Broker Check

The Basics of Target Date Funds

Robert Schwartz, AIF®

Senior Retirement Consultant, Tycor

If you are a participant in your company sponsored 401(k) plan, you probably know the definition of a target date fund. If not, there is a good chance you have at least heard of a target date fund.  Target date funds are investments based on a person’s age and projected retirement date. For example, let’s assume someone is age 45 and they want to retire in another 20 years or so at age 65. Since target date funds normally are offered in five year intervals, that person would invest their money in a 2040 target date fund. A target date fund is comprised of a mix of stocks, bonds and cash equivalents. Target date funds use a strategy of “set it and forget it” because the fund automatically adjusts and rebalances by becoming more conservative - i.e. by investing less in stocks and more in bonds - as a person becomes older and moves closer to his/her retirement date.

Target date funds were first introduced in the early 1990s and have become increasingly popular over the years. Target date funds are used primarily by people who want to save and plan for retirement.   Many plan sponsors use target date funds as the default option for an employee who fails to make an investment election of their 401(k) monies.  A recent 2018 study by Fidelity Investments shows that more than half of 401(k) savers have all of their retirement assets invested in a target date fund.

Here are some of the advantages and disadvantages of target date funds:

Advantages of target date funds

  • Professional management - takes a lot of the difficult and confusing investment decisions out of your hands.
  • Diversification - allows even the smaller investor to be diversified by investing in different types of stocks as well as different types of bonds.
  • Automation - rebalances the investment mix on a regular basis and gets more conservative over time.
  • Costs - many large mutual fund companies offer low cost target date funds.

Disadvantages of target date funds

  • One size does not fit all - a correct investment mix for one individual is not necessarily a correct investment mix correct for everyone.
  • Impersonal - does not take into consideration other factors such as your personal goals, needs or your other investments.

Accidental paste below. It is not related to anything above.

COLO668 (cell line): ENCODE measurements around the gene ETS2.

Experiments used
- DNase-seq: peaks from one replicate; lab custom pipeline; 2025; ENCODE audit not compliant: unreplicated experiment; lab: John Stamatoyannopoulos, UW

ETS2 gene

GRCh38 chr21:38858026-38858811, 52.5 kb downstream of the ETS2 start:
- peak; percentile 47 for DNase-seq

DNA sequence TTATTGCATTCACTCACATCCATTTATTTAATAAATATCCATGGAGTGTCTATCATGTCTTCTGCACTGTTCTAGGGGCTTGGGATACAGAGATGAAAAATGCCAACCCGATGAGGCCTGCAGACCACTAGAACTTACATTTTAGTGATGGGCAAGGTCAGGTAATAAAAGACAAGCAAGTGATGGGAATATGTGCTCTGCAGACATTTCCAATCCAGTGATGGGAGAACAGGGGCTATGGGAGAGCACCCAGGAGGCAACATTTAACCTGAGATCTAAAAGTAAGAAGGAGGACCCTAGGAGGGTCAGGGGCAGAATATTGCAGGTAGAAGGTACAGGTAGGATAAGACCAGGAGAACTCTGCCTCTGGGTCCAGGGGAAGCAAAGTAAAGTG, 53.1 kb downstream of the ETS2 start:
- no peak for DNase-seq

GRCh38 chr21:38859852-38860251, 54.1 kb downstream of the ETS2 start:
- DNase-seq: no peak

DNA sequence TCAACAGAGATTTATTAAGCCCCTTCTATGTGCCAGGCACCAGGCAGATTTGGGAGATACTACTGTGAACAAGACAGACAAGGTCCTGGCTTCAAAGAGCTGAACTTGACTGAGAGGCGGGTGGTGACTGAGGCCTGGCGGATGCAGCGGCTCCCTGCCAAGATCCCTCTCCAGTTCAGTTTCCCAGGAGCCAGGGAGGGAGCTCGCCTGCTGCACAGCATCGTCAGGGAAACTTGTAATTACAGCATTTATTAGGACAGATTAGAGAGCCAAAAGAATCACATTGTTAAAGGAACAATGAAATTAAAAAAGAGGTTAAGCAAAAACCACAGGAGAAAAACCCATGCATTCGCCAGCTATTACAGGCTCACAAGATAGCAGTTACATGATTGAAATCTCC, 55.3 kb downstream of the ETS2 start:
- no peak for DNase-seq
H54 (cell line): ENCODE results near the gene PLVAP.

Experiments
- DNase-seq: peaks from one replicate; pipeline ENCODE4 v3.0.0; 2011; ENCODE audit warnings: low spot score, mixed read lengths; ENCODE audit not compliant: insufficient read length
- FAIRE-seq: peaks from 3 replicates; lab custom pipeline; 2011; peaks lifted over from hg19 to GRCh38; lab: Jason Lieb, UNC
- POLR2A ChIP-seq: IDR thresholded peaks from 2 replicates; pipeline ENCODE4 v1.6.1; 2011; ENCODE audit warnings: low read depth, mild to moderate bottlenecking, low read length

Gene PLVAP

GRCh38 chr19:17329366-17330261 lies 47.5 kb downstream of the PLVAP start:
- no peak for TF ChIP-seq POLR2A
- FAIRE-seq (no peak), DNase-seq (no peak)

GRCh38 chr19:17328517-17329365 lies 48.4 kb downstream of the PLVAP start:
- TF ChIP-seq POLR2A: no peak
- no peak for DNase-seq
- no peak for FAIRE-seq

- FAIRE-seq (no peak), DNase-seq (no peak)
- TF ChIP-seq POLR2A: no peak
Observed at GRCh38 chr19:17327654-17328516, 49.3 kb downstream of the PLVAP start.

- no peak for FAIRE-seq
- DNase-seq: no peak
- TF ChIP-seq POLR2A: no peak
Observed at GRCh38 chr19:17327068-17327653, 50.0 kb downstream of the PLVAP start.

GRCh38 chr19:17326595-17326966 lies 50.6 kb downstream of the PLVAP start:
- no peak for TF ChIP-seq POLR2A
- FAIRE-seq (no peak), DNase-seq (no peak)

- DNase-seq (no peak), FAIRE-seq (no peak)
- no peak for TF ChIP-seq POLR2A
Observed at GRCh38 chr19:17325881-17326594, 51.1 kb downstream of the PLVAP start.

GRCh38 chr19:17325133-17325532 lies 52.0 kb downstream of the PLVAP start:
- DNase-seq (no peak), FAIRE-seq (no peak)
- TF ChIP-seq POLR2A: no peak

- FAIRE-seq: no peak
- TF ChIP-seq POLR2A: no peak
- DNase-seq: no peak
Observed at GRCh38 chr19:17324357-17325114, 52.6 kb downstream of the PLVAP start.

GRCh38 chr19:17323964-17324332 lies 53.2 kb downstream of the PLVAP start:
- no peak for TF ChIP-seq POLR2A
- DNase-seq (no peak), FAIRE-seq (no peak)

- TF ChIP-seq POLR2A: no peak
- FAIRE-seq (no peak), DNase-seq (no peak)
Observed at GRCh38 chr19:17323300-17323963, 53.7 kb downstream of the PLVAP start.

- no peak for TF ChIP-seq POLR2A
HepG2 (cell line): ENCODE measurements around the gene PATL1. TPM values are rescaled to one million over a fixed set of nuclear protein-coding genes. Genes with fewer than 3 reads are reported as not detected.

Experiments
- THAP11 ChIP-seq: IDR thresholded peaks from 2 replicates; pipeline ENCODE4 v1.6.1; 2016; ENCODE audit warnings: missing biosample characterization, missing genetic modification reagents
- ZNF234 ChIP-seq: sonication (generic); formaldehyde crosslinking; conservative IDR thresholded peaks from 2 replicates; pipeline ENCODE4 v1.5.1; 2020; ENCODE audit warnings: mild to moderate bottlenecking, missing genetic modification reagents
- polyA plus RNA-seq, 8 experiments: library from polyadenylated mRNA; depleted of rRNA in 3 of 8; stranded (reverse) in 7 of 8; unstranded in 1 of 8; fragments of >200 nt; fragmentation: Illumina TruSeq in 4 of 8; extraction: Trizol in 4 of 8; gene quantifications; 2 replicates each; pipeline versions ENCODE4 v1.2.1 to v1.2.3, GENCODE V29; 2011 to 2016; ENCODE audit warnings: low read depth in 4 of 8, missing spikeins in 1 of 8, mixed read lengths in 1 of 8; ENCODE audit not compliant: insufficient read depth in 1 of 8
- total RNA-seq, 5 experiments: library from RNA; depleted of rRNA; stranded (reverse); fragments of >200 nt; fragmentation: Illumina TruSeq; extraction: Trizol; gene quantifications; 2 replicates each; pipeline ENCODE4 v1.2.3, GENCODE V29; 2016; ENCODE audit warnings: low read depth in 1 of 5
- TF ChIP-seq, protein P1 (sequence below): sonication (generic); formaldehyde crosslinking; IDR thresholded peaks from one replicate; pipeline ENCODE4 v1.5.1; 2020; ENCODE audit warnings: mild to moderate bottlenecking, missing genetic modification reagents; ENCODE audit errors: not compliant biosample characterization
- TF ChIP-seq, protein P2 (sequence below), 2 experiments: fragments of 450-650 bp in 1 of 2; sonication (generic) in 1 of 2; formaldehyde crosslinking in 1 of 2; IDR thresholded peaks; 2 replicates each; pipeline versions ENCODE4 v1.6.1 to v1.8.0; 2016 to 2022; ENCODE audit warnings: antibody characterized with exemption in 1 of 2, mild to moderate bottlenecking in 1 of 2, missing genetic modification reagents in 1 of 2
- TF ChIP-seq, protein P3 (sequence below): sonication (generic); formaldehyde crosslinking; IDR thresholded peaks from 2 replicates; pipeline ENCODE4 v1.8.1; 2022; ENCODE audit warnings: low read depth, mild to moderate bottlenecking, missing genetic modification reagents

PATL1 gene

• Risk tolerance and age - target date funds assume the younger you are the more risk you are willing to take. This is not necessarily true. Some young people don’t want to be aggressive with their retirement money and want to have lower risk investments. The reverse can be said about some older investors.

Not all target date funds are created equal. What are some other things you should be aware of and consider before investing in a target date fund? All target date funds have a glide path. A glide path refers to the fund’s changing investment mix of stocks, bonds and cash equivalents over time. As a person’s target retirement date draws near, the fund investments glide down to a more conservative mix. Some glide paths assume retirement is the target date. This is known as a “to” glide path. Another type of glide path is a “through” glide path where the investment mix continues to adjust through the designated retirement date. You should also be aware there are two different types of investment management when it comes to target date funds. Active management and passive management. With active target date management, the fund manager(s) actively buys and sells stocks and bonds while with passive target date management the investments in the target date fund mirrors different market indexes.  Another important thing to consider before investing in a target date fund is the cost associated with the target date fund. The cost of a target date fund will vary from one mutual fund company to another. Vanguard target date funds are known to be one of the least expensive. Some of the more popular and reputable target date funds are offered by the larger mutual fund families such as Vanguard, Fidelity, American Funds and T. Rowe Price.

If you have any questions on target date funds or you would like to review your 401(k) account, talk with a Tycor professional. Call us at (610) 251-0670 today!